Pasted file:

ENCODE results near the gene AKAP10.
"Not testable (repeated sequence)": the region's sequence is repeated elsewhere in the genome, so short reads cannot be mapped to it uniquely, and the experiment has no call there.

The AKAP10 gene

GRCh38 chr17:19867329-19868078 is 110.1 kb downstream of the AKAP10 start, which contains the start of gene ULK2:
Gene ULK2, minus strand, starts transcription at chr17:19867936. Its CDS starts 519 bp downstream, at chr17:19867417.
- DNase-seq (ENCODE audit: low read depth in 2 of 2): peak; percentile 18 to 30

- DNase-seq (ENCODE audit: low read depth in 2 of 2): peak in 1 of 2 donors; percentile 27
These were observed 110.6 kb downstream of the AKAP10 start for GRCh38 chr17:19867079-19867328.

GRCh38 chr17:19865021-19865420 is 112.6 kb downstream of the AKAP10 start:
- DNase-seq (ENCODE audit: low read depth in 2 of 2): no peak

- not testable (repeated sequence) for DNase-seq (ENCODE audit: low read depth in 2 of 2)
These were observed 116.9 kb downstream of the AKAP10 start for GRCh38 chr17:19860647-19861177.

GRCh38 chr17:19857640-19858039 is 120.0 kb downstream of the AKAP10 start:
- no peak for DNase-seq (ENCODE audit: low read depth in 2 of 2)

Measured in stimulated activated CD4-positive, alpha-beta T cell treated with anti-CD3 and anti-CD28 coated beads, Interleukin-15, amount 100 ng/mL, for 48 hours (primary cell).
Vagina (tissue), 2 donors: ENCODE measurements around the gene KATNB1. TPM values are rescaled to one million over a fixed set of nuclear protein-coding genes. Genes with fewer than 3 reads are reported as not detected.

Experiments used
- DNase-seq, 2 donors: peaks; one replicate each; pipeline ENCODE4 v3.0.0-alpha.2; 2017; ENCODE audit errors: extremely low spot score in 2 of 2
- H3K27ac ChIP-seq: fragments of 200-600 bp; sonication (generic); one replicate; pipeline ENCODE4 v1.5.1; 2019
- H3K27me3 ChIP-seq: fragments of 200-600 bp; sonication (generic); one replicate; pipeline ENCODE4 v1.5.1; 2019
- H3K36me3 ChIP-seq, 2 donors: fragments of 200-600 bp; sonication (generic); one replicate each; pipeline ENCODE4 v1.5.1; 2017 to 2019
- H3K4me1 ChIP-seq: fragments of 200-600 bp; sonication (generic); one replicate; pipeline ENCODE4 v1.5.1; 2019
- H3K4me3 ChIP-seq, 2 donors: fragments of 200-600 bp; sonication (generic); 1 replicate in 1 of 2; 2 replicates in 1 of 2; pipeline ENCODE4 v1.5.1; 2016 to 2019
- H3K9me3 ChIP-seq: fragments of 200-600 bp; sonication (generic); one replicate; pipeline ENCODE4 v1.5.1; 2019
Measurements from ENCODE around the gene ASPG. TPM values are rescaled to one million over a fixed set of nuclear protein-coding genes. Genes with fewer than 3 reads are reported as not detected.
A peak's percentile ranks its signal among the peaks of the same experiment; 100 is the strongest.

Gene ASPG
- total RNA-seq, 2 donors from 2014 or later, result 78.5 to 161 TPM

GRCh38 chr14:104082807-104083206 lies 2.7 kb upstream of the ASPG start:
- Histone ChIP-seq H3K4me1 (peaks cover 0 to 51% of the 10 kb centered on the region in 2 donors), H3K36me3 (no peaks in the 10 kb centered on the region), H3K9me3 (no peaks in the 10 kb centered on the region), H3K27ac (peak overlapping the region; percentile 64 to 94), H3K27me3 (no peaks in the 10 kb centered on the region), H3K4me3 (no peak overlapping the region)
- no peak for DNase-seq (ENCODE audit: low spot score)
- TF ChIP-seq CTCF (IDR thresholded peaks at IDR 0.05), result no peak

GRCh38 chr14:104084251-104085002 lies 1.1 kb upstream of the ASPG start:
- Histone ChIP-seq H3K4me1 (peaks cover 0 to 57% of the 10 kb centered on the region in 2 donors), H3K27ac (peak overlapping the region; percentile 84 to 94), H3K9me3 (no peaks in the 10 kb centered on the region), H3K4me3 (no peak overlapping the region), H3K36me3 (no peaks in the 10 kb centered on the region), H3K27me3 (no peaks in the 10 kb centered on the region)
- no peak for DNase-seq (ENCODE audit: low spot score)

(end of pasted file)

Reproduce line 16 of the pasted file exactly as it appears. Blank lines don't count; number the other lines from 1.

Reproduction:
Vagina (tissue), 2 donors: ENCODE measurements around the gene KATNB1. TPM values are rescaled to one million over a fixed set of nuclear protein-coding genes. Genes with fewer than 3 reads are reported as not detected.